Phil and I then joined in on an activity for the program “First Step into Society.” The 3rd and 4th graders at different schools, who have been earning “money” for the past few months by participating in events, were now able to use their money in an auction. The items up for bid included lots of chocolate, board games, pencils and notebooks, as well as a few special prizes from me (Crayola coloring books and other English language games).
The bidding begins, with a female volunteer acting as auctioneer, a young volunteer, Anton, counting money and handing out prizes, and Sasha with the authoritative mallet. The kids are screaming in excitement, amped up by the host, and collaborating in their groups as to how they’ll spend their money.
A packet of Angry Bird notebooks come up. “No no, don’t.” says a girl to one of her friends, stopping her from bidding on them.
Groups of friends try to outbid kids from another schools in a fight for a Petrozavodsk puzzle. It goes for $95. The female hair ties go for $9. Another game comes up and the screams intensify. $83. They’re all so excited.
Anton clutches tightly to the prizes as he counts the kids’ money, making sure they’re paying the correct amount. One young girl slams the money on the table and grabs the prize with a wink. A priming attitude. These girls are rolling in prizes, pretty much filling up the cover of the piano: an American card game, M&Ms, Chocopuffs, notebooks, candies, these girls are straight gamers and totally seriously about winning what they want.
Another box of Chocopuffs comes up; the kids quickly vault out of their seats, yet it only goes for $22. Oh no, Milky Ways.. the girls up front stop at $77; their stash must be depleting. Yet it seems that the kids keep pulling money of the their pockets. Perhaps they’re just running out of steam. The tables are still loaded with prizes.
Phil pointed out a young girl, continuously squinting at the stage. He zooms in on his camera, “she needs glasses.. really badly.” Shortly after, one group of students leaves the auction; thus this girl and her group move right up to the front row. An adorable blonde wearing a skirt over her jeans, as she’s trying to count out her money, I realize she’s greatly struggling to separate and keep track of what she has. I go up and encourage her, then, as a small favor, I go and check out the remaining prizes. “There’s only candy left.” I relate, as though I’m a spy, gathering information from the enemy. The auctioneer holds up Mars Bars, “Go, go!” I tell them. She’s nervous as the bidding is taking place, turning her back to the stage and clasping her hands together. They win the candy. Another candy comes up shortly after. She’s squinting at the stage and shouting, “40! 40!” She stomps her feet in excitement as the auctioneer counts down, “Going once, going twice, SOLD!” “YESSSSS!” she shouts and throws her hands in the air.
We finish our Thursday with a 6 PM meeting/lecture with some college-aged students who are part of the volunteer club. We were both exhausted, so speech in general was difficult. I fought through a presentation on American culture and norms, while Phil took a few pictures and then his eyes started to glaze over as he scanned through the days’ photos. We managed to survive until 8 PM and were so grateful for Kiril, one of the students who attended the round table, for offering us a ride home. At least I was able to get a few more shots of the building architecture and artwork, which I find so amazing.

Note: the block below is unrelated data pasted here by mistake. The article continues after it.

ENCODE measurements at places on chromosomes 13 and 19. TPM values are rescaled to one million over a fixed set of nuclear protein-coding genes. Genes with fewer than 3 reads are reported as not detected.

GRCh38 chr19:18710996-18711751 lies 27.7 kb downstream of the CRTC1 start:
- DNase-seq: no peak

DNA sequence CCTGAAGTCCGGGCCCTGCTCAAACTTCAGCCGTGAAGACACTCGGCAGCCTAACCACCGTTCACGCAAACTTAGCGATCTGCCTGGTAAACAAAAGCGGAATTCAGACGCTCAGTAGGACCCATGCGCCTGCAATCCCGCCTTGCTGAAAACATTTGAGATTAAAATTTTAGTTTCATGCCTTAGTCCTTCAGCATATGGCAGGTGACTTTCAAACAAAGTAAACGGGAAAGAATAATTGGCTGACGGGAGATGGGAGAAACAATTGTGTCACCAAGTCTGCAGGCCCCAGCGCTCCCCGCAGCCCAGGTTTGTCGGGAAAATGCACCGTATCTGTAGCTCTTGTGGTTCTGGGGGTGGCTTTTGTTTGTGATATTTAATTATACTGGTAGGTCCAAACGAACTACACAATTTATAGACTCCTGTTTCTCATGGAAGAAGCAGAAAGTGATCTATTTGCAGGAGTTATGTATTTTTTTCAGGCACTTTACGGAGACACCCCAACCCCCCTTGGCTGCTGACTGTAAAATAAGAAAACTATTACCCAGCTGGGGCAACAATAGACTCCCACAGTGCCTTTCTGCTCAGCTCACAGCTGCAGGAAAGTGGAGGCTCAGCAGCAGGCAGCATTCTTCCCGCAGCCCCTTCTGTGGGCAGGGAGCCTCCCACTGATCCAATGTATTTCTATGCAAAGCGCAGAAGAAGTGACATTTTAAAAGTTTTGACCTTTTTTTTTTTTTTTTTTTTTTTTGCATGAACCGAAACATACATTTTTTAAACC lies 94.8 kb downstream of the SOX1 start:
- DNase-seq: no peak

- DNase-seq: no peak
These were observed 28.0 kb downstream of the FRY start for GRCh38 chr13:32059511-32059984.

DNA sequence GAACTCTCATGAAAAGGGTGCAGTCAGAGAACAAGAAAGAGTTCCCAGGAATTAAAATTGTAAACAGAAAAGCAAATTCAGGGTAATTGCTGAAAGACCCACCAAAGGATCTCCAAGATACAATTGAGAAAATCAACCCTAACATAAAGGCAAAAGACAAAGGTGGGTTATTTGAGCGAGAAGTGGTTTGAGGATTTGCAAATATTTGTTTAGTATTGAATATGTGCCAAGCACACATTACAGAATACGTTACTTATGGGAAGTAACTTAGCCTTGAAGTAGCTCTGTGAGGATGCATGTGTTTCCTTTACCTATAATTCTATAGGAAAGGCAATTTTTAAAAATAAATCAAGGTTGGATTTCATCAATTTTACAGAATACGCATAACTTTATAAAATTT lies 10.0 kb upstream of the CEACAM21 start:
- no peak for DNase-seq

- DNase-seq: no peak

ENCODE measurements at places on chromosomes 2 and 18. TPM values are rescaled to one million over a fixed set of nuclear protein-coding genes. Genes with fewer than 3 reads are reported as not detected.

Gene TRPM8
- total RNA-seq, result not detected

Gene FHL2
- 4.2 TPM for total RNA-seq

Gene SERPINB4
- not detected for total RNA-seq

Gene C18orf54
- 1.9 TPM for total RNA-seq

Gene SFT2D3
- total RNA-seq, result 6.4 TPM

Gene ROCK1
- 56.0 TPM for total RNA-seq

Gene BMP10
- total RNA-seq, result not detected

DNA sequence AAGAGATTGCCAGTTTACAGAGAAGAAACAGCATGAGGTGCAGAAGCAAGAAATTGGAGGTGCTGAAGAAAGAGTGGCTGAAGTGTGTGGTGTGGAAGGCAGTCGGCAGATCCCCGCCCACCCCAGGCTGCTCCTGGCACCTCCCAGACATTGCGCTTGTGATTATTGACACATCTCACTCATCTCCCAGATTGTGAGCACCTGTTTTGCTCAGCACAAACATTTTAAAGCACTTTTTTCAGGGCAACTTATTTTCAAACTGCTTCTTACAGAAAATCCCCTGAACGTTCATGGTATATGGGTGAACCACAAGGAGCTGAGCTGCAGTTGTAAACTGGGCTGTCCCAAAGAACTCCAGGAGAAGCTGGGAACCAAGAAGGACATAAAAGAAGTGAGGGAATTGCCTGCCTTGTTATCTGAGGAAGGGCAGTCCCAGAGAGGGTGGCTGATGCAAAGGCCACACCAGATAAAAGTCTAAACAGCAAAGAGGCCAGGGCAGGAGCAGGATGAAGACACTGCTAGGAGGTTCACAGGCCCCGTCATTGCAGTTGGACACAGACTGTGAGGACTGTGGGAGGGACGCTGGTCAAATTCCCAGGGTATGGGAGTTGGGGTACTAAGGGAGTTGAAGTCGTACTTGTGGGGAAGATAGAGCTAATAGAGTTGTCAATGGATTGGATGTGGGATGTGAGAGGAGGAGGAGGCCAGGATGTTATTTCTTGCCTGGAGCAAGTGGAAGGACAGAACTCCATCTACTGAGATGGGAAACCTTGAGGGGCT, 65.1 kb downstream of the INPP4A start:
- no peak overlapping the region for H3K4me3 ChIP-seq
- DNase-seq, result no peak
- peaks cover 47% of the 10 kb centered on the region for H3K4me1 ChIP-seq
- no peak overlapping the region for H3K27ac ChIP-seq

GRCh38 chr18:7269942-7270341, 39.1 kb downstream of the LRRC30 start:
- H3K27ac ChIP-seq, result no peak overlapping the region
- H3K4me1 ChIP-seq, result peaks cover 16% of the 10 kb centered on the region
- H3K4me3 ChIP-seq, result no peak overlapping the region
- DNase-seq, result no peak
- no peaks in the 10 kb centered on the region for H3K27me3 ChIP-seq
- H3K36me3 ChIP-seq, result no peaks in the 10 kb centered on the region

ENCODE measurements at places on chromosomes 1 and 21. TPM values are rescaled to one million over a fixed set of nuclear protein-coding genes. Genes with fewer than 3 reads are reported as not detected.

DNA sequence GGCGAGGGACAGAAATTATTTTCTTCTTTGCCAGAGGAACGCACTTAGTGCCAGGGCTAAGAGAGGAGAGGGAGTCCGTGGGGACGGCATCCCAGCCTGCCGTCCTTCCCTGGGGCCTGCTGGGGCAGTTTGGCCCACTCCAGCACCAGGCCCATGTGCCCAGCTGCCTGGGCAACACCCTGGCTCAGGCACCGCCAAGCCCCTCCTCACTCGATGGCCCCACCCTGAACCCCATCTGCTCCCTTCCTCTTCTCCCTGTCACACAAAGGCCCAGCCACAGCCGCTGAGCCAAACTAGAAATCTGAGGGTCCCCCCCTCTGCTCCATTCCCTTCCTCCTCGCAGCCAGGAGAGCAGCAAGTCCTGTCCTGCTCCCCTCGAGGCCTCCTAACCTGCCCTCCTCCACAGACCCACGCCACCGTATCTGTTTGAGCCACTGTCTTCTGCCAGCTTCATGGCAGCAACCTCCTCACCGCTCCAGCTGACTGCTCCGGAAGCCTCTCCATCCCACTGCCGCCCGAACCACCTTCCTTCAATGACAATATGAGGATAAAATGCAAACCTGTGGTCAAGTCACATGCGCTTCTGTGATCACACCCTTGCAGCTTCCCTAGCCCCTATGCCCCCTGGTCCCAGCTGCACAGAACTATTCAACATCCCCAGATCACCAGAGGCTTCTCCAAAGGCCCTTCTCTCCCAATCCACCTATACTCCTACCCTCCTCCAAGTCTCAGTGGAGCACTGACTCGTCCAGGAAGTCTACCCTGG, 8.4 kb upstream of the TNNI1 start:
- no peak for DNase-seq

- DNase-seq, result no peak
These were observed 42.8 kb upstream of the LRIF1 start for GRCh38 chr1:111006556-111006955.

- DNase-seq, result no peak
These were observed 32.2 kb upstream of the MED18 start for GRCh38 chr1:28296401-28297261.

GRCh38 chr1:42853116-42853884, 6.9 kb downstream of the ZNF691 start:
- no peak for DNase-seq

Friday, Phil and I are up and ready more early than usual (especially for my own schedule), and we head out of the city to meet Sasha for a youth day camp. We hop in a taxi with him and Katya, who is also coming along to assist, and drive out of the city into the middle of nowhere Nature-ville.
We pull up to this enclosed group of buildings, most of them completely Soviet and abandoned, overlooking this beautiful lake, still frozen over with winter’s remnants. Standing alone at the base of the lake is a newly-built wooden building called Matkachi. This building was built in cooperation with the Karelian government, along with funds from the EU and in connection with Finland. In fact, since the place has opened in just October, there have already been mixed camps, with an abundance more in the planning.
Sasha welcomes the group and sits them in a circle. He immediately introduces Phil and me, and a plethora of English phrases are mumbled amongst friends. Sasha then runs through the three main rules of the today’s camp:
1) Listen and pay attention; don’t talk when someone else is talking (technically two, but you know, they’re connected so it counts as one)
2) Clean up after yourself. We are in nature, and the nature we are in is beautiful and clean so keep it that way. Sasha goes on to tell some jokes, about how normal people eat, and not normal people pig out. If you want to pig out, he says, go into the kitchen, but no matter what, clean up after yourself. The kids are giggling and chuckling, but they get the point. They repeat together: “Those who eat quietly get more in the future.”
3) Safety: be careful, it’s slippery out. And it is.. really really slippery; a bed of ice. He jokes about a tour of the sewage system and warns them not to go behind the building or they just might get such a tour. All the kids laugh again. Sasha is vibrant, capturing their attention and getting his messages across without negativity.
After this lecture he transfers into another discussion on safety: “If you see a strange man walking around this place you must ignore him. Simply say ‘Hi, I’m going to get my teacher.’ Then you walk away quickly and effectively. Do you understand?” My interest perked immediately, though I was more curious as to whether this man truly existed, or if it was simply a test for the children. Either way, Sasha is extremely serious. He repeats himself again. Then he turns and asks Phil if he can pretend that he is an unfamiliar man so the kids can practice.
Phil plays the part perfectly, though turning a serious conversation into a giggle-fest (he deserved the giggles, however).